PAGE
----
Fake German news sites spread pro-Russian propaganda

For a campaign on Facebook, trolls copied fake pages from established media, including SPIEGEL. The content is adventurous – but also peppered with spelling mistakes.

Facebook (Symbolbild): Klobige Sätze, kyrillische Worte

Facebook (symbol image): Chunky sentences, Cyrillic words

Photo: Rafael Henrique / SOPA Images / LightRocket / Getty Images

Links to fake German news sites spreading pro-Russian propaganda have been circulating on Facebook and Twitter for several weeks. This is from a report by the news portal “t-online”

out. The fake websites imitated the offers of established media such as “FAZ”, “Tagesspiegel”, “Bild”, “t-online” and also SPIEGEL. The posts have been shown to Facebook users as sponsored posts in the newsfeed since at least July, or have been published in the comments section of other pages.

»T-online« reports a total of 30 various fake URLs to websites, posing as German media . The links to the pages were distributed by hundreds of so-called sock puppet accounts. These accounts have apparently been generated en masse and with the help of software. In the case of the current campaign, the accounts had a lot in common in terms of name, profession and profile photos that real people do not otherwise have.

Two of the sock puppet accounts: clumsy to very clumsy fake

Photo: Screenshot Facebook

Although the articles exactly fit the layout of existing news websites have been adapted, the fakes of the established media are clumsy to very clumsy in terms of content: the language is often au f it is obvious at first glance that the authors of the articles do not speak German very well. Chunky sentences, unusual formulations and sometimes even Cyrillic words in the fake articles make the articles stand out in addition to their clear propaganda.

The goal: incite anger

A video claims about , “Frau Berbock” betrayed the Greens, “in order to prepare a nuclear apocalypse”. A fake FAZ states: “Many things are considerably more expensive today than they used to be”. The authors forgot to delete the Russian word for “signature” under a fake “t-online” video. And a supposed SPIEGEL article fantasizes that a school had exploded because it was “forced” to “start saving and feed gas into the system in portions because the price of the blue fuel had risen sharply.” All of these posts are incorrect in content.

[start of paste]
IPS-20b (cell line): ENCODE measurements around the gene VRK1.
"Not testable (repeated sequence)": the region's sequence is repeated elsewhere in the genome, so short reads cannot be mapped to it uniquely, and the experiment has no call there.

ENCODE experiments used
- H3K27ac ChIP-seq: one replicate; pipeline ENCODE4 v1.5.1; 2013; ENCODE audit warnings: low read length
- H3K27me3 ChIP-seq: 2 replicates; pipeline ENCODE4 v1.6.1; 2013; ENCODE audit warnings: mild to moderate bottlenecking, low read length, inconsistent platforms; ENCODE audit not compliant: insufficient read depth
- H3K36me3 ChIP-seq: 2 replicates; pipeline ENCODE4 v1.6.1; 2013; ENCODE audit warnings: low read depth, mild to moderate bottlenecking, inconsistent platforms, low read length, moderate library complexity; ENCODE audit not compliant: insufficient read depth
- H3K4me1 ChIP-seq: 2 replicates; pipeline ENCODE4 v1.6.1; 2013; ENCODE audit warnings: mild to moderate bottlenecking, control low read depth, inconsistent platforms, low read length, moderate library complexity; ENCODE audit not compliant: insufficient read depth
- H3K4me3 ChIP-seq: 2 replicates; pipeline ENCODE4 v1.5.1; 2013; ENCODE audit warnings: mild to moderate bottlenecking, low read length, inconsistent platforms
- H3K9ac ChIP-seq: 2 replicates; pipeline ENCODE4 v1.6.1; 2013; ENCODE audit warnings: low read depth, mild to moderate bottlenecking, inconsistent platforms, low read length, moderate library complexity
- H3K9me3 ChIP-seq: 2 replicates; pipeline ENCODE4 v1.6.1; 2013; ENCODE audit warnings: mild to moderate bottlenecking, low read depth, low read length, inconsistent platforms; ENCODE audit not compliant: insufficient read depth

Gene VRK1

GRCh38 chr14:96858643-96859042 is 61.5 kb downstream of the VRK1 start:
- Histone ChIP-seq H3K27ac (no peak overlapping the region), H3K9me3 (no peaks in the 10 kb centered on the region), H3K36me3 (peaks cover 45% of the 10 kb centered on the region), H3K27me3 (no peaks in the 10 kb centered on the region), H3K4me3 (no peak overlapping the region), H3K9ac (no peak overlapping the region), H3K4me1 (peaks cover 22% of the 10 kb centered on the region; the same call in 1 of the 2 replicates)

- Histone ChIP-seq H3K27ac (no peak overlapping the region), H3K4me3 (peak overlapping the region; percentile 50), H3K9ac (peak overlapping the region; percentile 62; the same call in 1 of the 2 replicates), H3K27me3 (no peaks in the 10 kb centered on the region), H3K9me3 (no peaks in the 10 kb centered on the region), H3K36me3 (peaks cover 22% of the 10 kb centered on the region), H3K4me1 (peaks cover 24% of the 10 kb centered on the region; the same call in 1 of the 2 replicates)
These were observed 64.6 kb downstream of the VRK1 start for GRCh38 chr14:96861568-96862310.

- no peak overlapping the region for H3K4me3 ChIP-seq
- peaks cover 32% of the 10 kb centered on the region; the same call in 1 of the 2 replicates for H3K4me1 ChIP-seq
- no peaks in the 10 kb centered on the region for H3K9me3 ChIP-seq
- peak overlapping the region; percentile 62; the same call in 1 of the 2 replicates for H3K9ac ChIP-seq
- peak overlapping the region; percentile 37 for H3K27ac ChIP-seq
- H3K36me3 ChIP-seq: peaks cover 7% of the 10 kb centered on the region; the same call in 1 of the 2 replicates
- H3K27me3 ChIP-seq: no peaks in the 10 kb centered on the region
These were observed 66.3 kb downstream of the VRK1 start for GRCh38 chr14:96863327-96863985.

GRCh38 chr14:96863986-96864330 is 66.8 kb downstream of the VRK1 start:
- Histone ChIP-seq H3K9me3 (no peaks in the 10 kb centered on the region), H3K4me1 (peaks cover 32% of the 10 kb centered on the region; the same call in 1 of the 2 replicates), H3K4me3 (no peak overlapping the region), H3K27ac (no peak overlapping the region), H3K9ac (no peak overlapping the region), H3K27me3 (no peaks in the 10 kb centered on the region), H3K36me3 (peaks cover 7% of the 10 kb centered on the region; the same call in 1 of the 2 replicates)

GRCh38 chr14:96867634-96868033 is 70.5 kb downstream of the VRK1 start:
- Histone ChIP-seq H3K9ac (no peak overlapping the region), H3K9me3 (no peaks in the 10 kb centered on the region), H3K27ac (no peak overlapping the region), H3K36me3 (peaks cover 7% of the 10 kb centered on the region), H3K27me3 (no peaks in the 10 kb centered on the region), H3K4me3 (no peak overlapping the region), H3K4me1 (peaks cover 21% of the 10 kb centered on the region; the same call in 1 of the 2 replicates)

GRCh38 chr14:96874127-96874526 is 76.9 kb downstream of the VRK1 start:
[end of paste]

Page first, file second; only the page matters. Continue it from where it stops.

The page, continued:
Fake news portals have appeared on the web more frequently in the past up, about the refugee crisis 2015 and 2016. The aim of the posts is likely to be the same this time as in previous disinformation campaigns: they are intended to stir up anger, irritate and undermine trust in the established media. However, it is unclear how often the links were shared on Facebook and how successful the campaign was. Facebook’s own link analysis tool Crowdtangle does not provide any meaningful numbers.

It is also not easy to determine whether the links in the current case were distributed by real users or only by the sock puppet accounts analyze. A look at numerous relevant Telegram groups shows that the content of the fake pages was hardly ever distributed there, although the content fits well with the orientation of the groups.


Accordingly, according to “t-online”, German authorities are also reluctant to comment on the subject. The phenomenon of fake media sites is not new, according to the Federal Office for the Protection of the Constitution.


How to spot fakes

In order to recognize a fake, it is worth reading the address bar of the browser in addition to reading it carefully. The fake websites cannot come from the domains of the news sites such as “http://www.spiegel.de”, but have similar-sounding, but often much longer addresses.

The EU had sanctioned Russian state media in response to the war of aggression this year

. Covert disinformation campaigns are an important alternative to influencing the mood on the Internet in the interests of the Kremlin. In a quarterly report

Meta only identified a Russian troll campaign at the beginning of August and according to its own statements 45 Accounts on Facebook as well as around 948 Accounts deleted on Instagram. According to »t-online«, Meta is also investigating the fake accounts in the case of the most recent campaign. However, despite the investigation of Meta, some accounts can still be found on the platform.

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